Citi posted record profit in the 1st quarter as SPAC activity led a surge in underwriting fees and stock trading exploded
- Citi's first quarter earnings beat analyst estimates for sales & trading revenue and EPS.
- The record profit came from SPAC activity that led a surge in underwriting fees.
- Citi also announced it will be pulling its consumer franchises in 13 international
Citigroup's first-quarter earnings report released on Thursday came in above analyst estimates, as SPAC activity led to a surge in underwriting fees and stock trading soared. Sales and trading revenue in the bank's fixed income, currencies and commodities (FICC) business also jumped.
Equities sales and trading revenue soared 46% from the same period last year, coming in at $1.48 billion versus the average estimate of $1.12 billion. Meanwhile fixed income, currency, and commodity sales and trading revenue came in at $4.55 billion, down 5% year over year and beating analyst estimates of $4.36 billion.
Shares of Citigroup rose nearly 3% in premarket trading following the results.
Here are other key numbers:
Revenue: $19.3 billion, versus the average analyst estimate of $18.82 billion
Adjusted earnings per share: $3.62 per share, versus the average analyst estimate of $2.60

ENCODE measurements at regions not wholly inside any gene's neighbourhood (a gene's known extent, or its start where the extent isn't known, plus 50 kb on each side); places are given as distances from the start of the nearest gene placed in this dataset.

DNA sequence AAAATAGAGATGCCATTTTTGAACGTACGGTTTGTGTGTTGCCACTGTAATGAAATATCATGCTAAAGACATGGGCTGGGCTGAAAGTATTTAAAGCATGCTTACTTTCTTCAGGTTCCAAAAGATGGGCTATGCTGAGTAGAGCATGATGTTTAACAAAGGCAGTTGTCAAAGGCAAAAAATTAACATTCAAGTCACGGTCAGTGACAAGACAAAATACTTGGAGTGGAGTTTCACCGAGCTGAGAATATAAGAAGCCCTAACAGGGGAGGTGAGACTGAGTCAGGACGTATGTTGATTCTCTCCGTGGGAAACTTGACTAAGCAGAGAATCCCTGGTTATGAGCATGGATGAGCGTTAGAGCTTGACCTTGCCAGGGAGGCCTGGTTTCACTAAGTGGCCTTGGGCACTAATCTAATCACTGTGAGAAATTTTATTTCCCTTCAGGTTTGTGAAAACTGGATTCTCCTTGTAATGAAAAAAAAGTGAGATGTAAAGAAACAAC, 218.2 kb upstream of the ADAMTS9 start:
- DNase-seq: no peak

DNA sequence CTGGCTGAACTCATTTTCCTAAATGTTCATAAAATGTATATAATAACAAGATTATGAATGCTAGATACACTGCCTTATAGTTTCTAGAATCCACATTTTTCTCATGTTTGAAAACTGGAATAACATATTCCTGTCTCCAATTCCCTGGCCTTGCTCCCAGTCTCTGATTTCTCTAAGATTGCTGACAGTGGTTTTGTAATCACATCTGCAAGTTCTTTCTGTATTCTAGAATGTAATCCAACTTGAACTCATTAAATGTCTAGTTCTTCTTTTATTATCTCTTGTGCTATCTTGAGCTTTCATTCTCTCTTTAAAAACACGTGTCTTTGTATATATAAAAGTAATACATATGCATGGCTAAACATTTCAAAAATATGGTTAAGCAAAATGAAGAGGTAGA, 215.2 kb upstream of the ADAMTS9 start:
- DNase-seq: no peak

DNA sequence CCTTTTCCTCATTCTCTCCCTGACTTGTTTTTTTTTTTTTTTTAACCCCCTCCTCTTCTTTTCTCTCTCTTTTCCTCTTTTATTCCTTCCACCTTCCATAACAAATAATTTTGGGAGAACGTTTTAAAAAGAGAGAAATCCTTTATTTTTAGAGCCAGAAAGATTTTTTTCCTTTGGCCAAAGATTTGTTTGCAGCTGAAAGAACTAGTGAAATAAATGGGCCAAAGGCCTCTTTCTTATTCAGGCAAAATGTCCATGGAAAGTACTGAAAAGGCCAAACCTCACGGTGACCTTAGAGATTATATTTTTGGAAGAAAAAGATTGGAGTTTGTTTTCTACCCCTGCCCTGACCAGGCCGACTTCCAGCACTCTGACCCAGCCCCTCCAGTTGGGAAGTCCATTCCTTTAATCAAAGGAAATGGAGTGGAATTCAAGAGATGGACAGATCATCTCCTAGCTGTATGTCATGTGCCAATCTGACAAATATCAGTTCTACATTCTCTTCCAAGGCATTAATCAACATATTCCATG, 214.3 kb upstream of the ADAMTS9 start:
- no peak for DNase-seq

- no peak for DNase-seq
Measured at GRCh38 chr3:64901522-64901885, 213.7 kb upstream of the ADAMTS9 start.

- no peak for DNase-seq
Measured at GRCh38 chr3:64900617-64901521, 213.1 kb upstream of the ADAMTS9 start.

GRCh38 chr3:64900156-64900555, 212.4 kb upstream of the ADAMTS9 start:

Net Income: $7.2 billion
In the same quarter last year, Citigroup reported EPS of $1.06 on revenue of $20.73 billion.
This quarter marked Citi's first with CEO Jane Fraser at the helm.
"It's been a better than expected start to the year, and we are optimistic about the macro environment," she said in the earnings release.
Fraser also said Citi plans "double down on wealth" and operate its consumer banking franchise in Asia and the EMEA region solely from four wealth centers in Singapore, Hong Kong, the UAE, and London. As a result, it will be pulling its consumer franchises in 13 markets across Asia, Europe, the Middle East, and Africa. Australia, Korea, Russia, China, and India are among the regions affected.
"While the other 13 markets have excellent businesses, we don't have the scale we need to compete. We believe our capital, investment dollars and other resources are better deployed against higher returning opportunities in wealth management and our institutional businesses in Asia," Fraser said.
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